Three years ago, I was single, living with roommates and fending for myself when it came to food. My meals balanced taste, health and time investment. Time investment usually took priority.
Now, I am married to an incredibly talented chef. Lucky me! Dinners are healthy, fresh and delicious. There is almost always something in the fridge for breakfast or lunch. I’ve won the food lottery.
So why am I not radically happier?
The problem is that I’ve acclimated to eating delicious and healthy food—it’s now the new normal. I’m extremely grateful for my wife’s cooking, but it hasn’t raised my baseline happiness.
Which got me thinking—how does this relate to happiness and fulfillment at work?
Martin Seligman, a thought-leader in positive psychology, says that people typically pursue three strategies for a happy and fulfilled life:
The pleasant life—eat good food, drive a nice car, maximize the good things while minimizing the bad things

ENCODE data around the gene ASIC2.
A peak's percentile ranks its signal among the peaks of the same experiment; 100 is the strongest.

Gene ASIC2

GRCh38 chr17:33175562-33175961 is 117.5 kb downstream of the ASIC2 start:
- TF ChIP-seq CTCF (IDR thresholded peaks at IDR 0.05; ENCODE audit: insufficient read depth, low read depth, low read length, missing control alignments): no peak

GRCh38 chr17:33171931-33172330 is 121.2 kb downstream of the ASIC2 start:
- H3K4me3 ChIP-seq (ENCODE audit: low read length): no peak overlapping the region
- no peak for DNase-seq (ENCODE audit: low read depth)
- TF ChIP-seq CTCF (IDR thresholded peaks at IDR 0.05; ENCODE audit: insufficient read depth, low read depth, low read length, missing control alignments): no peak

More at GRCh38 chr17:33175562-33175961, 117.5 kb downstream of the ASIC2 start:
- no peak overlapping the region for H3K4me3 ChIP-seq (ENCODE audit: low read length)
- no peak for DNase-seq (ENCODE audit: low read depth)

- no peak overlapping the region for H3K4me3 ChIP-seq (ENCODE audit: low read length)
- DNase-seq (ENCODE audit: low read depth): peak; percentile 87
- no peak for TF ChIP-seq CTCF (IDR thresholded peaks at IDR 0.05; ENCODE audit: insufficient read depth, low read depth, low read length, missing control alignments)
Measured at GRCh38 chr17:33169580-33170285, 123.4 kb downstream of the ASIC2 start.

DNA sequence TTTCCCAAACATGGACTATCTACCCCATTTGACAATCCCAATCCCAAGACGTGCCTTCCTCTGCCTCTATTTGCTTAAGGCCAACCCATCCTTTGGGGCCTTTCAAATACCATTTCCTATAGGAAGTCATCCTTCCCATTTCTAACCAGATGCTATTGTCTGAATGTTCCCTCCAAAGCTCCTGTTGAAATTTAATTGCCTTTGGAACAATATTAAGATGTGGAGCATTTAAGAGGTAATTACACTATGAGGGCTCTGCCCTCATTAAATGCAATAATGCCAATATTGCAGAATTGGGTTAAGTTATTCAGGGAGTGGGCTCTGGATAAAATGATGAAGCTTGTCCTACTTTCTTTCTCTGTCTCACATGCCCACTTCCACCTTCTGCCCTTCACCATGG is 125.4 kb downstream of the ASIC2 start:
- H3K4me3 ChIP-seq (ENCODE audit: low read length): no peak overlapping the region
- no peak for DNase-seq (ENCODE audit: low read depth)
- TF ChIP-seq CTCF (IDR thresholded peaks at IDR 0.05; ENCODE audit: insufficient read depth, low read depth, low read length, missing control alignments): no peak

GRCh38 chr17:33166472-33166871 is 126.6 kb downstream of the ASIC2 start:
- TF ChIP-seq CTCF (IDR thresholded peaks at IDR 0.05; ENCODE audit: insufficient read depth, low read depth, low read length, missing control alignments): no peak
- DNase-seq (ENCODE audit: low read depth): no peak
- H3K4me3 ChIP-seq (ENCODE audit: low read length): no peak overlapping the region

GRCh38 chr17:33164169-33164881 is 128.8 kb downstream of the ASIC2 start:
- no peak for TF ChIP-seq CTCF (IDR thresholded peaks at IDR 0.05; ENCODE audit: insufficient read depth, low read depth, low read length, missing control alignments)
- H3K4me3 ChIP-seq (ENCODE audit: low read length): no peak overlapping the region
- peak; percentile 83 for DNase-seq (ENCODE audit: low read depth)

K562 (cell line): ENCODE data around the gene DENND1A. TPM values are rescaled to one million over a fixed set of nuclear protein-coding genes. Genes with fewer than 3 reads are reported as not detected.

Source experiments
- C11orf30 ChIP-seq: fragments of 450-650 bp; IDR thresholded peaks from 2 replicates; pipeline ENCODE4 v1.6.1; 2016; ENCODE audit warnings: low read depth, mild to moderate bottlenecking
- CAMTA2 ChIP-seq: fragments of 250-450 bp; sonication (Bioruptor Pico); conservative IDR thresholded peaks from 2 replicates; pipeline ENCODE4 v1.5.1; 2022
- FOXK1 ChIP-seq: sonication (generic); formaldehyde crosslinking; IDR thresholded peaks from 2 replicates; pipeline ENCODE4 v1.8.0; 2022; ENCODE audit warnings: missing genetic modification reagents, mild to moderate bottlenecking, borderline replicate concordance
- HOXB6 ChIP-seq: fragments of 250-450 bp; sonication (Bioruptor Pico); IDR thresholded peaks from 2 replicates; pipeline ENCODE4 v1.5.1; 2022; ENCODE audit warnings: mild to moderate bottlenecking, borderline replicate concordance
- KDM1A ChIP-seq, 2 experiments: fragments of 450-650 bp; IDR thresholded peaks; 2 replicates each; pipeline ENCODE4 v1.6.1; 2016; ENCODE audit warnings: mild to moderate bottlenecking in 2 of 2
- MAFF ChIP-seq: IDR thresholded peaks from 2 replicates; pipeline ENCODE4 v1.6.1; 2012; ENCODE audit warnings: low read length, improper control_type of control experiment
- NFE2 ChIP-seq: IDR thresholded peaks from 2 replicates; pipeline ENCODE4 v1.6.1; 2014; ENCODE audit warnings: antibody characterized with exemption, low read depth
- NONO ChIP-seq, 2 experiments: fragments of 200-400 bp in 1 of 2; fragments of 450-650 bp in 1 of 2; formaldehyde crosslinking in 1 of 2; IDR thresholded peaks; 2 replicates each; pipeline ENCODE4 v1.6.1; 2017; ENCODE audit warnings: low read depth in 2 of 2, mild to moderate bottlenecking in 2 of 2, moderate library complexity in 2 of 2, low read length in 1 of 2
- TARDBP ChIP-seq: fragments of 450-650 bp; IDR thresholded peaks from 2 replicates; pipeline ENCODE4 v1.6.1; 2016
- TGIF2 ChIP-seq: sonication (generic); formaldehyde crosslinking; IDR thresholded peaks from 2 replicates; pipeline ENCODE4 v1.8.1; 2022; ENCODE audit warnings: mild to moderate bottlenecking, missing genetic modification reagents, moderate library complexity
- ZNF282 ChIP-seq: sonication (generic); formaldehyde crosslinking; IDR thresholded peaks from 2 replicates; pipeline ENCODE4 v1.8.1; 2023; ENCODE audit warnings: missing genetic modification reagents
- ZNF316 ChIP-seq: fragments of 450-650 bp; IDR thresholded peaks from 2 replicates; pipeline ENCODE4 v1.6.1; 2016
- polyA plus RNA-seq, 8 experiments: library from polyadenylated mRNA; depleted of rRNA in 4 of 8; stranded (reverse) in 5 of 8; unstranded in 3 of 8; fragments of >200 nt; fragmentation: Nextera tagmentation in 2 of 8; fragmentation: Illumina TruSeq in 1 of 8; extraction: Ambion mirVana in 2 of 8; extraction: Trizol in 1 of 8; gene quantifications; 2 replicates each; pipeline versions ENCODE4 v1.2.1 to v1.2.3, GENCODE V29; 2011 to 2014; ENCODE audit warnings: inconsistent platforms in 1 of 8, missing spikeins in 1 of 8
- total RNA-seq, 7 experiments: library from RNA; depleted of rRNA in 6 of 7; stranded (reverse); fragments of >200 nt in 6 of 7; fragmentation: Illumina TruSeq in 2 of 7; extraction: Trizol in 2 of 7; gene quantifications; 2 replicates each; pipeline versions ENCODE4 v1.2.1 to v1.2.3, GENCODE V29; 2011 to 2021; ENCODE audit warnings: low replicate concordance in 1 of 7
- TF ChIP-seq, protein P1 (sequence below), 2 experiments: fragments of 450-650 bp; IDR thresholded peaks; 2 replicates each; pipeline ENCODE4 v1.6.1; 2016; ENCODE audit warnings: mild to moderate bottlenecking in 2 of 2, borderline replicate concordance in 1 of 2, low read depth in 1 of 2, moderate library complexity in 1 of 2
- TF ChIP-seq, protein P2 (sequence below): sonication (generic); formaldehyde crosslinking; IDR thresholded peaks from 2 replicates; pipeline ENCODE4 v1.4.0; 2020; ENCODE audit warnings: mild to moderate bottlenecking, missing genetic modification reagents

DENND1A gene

The engaged life—find the activities that bring you into flow, and do those as much as possible
The meaningful life—identify how your strengths are best suited to help those in the world around you and use your strengths to make a difference
In his research, Seligman finds that #2 and #3 are effective strategies, while #1 leaves folks unfulfilled. He says humans acclimate to pleasant things too quickly for them to make a sustainable difference.
In the workplace, some companies offer a casual dress code, office snacks or flexible hours. I don’t advocate taking any of those benefits away. But just as delicious food wore off when it became my new norm, pleasant workplaces won’t generate long-term fulfillment because we’re all too inclined to acclimate.
Pleasant becomes the norm, not a source of happiness.
Finding happiness at work, for individuals:
Focus on Seligman’s Strategies #2 and #3. What work engages you so thoroughly that you track of time? Do more of that. What are your strengths, and how do you want to use them to improve the world around you? Chat with your manager about shifting your work to align more closely with those things.
Generating happiness at work, for managers:
Get your team to focus on Strategies #2 and #3. What work do they love? What are individual people’s strengths, and how can you give them work that aligns? Not only will this help your team perform better, it will lead to longer talent retention and higher employee satisfaction.